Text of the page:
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Face of the Enemy

by Tyler Fultz, Lead Designer

30th October 2015

In the intro to every Star Trek television series, no character was ever shown. Space, and the ships that sailed it, took center stage. This was no accident. Ships are central to the Star Trek universe and they have become synonymous with the people that helmed them. The images of the Enterprise, a Romulan Warbird or a Borg Cube leave no doubt in the mind of a viewer what those ships stand for. It is from this certainty that Face of the Enemy emerges. Today we're excited to announce that Face of the Enemy, the thirty-fifth Second Edition expansion, will be released Friday, November 13th, 2015. Face of the Enemy will bring forty-five (45) new virtual cards to players all across the world, and will be legal for constructed play one week after its release, on Friday, November 20th, 2015.

Face of the Enemy, at its core, is about ships – and bringing their diverse characteristics to light. Both Romulans and TNG, the two affiliations getting a refresh in this expansion, have new cards targeting their underused ships. But there is so much more, as the set focuses on underused characteristics like shields, class, staffing, and the Cloaking Device keyword – and that’s only the beginning! But before we hop in our vessels (or “whessles” for you Russians), I'd like to introduce you to the team that helped create Face of the Enemy:

Tyler Fultz [DJstormtrooper], Co-Lead Designer

Designer Profile: Tyler Fultz

Face of the Enemy is my first design in the lead position and my third design overall. I led the team through the initial design and playtesting phases of Face of the Enemy before pulling back to focus on development of the upcoming Project Crichton. I am very proud of our team and the amazing work we were able to accomplish.

Charles Plaine [MidnightLich], Co-Lead Designer

Designer Profile: Charles Plaine

Face of the Enemy is Charlie’s sixteenth Second Edition design and his ninth as a lead designer. This being my first lead design, Charlie stayed on as co-lead to assist and guide the team through the process. His insight is always invaluable and his role as sensei to the team helped us greatly.

Nathan Miracle [Gooeychewie], Assistant Designer

Designer Profile: Nathan Miracle

Nathan joins the design team for his first full expansion after getting his start with the 20th Anniversary Collection. His experience as a playtester and frequent player made him an invaluable asset to the team. You’ll see his mark on many of the cards.

Ben Hosp [bhosp], Design Intern

Designer Profile: Ben Hosp

Face of the Enemy is Ben’s first design project. Ben was chosen to intern on the team due to his excellent performance in previous Make It So competitions. His quirky, outside-the-box thinking produced some ingenious insights and great cards.

But designers tend to get all of the credit as we introduce new expansions, and I think that's really not the way it aught to be. Design is important, but I would be completely and selfishly remiss if I failed to mention the hard work of the dozens of volunteers that work on Second Edition. Kudos to all of our play testers, rules guys, creative team members and our Art team. All of our volunteers do so much work and all deserve significant recognition for making this game thrive.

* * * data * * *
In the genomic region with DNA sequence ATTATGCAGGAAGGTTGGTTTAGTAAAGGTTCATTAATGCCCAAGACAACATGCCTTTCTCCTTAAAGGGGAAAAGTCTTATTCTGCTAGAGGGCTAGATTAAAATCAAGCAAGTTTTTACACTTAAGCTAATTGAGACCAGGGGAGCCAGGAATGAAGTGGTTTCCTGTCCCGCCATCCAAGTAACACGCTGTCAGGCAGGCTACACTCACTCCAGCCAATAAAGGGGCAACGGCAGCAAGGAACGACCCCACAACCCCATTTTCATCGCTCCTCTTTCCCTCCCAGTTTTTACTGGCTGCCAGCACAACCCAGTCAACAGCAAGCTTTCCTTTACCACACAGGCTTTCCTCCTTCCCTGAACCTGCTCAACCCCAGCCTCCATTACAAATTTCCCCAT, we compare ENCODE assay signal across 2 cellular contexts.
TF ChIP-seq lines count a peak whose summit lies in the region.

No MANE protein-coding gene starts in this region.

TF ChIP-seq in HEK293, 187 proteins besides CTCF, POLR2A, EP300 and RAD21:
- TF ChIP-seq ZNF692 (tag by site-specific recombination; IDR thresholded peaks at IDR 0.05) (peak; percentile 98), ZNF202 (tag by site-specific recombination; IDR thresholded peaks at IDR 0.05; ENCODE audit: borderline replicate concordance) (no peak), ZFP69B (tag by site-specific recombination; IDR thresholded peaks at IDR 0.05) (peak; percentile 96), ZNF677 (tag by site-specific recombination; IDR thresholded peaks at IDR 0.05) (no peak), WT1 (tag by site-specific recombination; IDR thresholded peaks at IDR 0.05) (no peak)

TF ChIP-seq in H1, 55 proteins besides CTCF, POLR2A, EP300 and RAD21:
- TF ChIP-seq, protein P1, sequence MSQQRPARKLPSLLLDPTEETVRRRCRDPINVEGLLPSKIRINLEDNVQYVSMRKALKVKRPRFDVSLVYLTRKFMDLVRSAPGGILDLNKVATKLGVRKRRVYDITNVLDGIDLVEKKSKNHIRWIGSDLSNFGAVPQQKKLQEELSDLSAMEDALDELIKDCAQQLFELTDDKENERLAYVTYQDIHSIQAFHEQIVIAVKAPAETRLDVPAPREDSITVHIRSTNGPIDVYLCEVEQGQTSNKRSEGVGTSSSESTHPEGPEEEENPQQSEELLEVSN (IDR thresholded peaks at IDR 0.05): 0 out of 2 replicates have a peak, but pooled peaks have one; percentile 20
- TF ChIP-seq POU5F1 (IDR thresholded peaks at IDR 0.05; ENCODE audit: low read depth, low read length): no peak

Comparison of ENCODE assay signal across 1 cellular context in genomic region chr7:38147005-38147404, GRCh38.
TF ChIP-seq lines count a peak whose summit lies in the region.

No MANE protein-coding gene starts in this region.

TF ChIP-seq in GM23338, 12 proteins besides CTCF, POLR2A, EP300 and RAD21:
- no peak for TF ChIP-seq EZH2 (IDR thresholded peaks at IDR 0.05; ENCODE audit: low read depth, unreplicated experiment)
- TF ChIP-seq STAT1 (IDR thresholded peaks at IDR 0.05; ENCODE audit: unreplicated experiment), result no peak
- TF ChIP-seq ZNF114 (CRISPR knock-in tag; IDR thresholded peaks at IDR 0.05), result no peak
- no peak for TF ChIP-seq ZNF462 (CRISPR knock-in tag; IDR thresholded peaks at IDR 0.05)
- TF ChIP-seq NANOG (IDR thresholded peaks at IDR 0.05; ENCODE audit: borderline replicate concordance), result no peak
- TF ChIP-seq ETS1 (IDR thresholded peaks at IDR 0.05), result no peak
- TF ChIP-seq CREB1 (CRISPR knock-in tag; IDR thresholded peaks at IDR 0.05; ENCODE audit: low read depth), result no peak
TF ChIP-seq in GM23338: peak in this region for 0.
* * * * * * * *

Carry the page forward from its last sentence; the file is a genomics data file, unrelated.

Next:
If you appreciate the hard work of all of our volunteers and enjoy having this website available as a hub for our community, we encourage you to make a donation to our operating costs today. Without the support of our community, this site wouldn't exist!

Keeping It Classy

You might have noticed there's been a bit of a pattern to our Phase II expansions so far in that they all have a "something matters" theme running through them. We wanted to make sure we had a way to offer thematic cards for players that weren't interested in the main two affiliations the expansion focused on, so if you weren't a fan of Bajorans or Cardassians, you could still enjoy the "discard pile matters" cards in Return to Grace. Face of the Enemy started out no differently, and we decided early on that "ship characteristics matter" would be an interesting design space to explore. We really challenged ourselves to make cards that keyed off of ships in interesting ways.


The good news is that ships have a lot of characteristics to draw on; the bad news is that for most of the game’s history only a couple have really mattered- namely range and cost. The primary question was: “how do I get a ship with 8 Range at the least cost?” There’s a reason why the U.S.S. Excelsior, a humble ship with no gametext from Set 1, is still the most used card in [TNG] decks. We knew Face of the Enemy was going to need to change this calculation. The problem was that making dilemmas to punish these ships was very difficult. Nearly every possible configuration of requirements created collateral damage for affiliations that have to rely on weak ships (like [SF] or [DQ] [Kli]). While the set ultimately does have a couple dilemmas to make the opportunity cost of weak ships higher, we necessarily settled primarily on incentivizing bigger ships.

The first and simplest idea was to create personnel that gained bonuses while aboard certain underused ship classes and several of our off-affiliation cards for the expansion fall in this category. We also wanted to help affiliations that relied on big ships through cards, like Nog, that made them less onerous. The final thing we did was to zero in on ships with “four or more staffing icons” as a group. This had the pleasant effect of assisting our two chosen affiliations (flying the Sovereign and D’Deredix respectively) and allowing us to make exciting cards like Pulling Rank. The net effect should be to give players reason to judge ships on more than just range/cost ratio.

Liberals, Socialists and Communists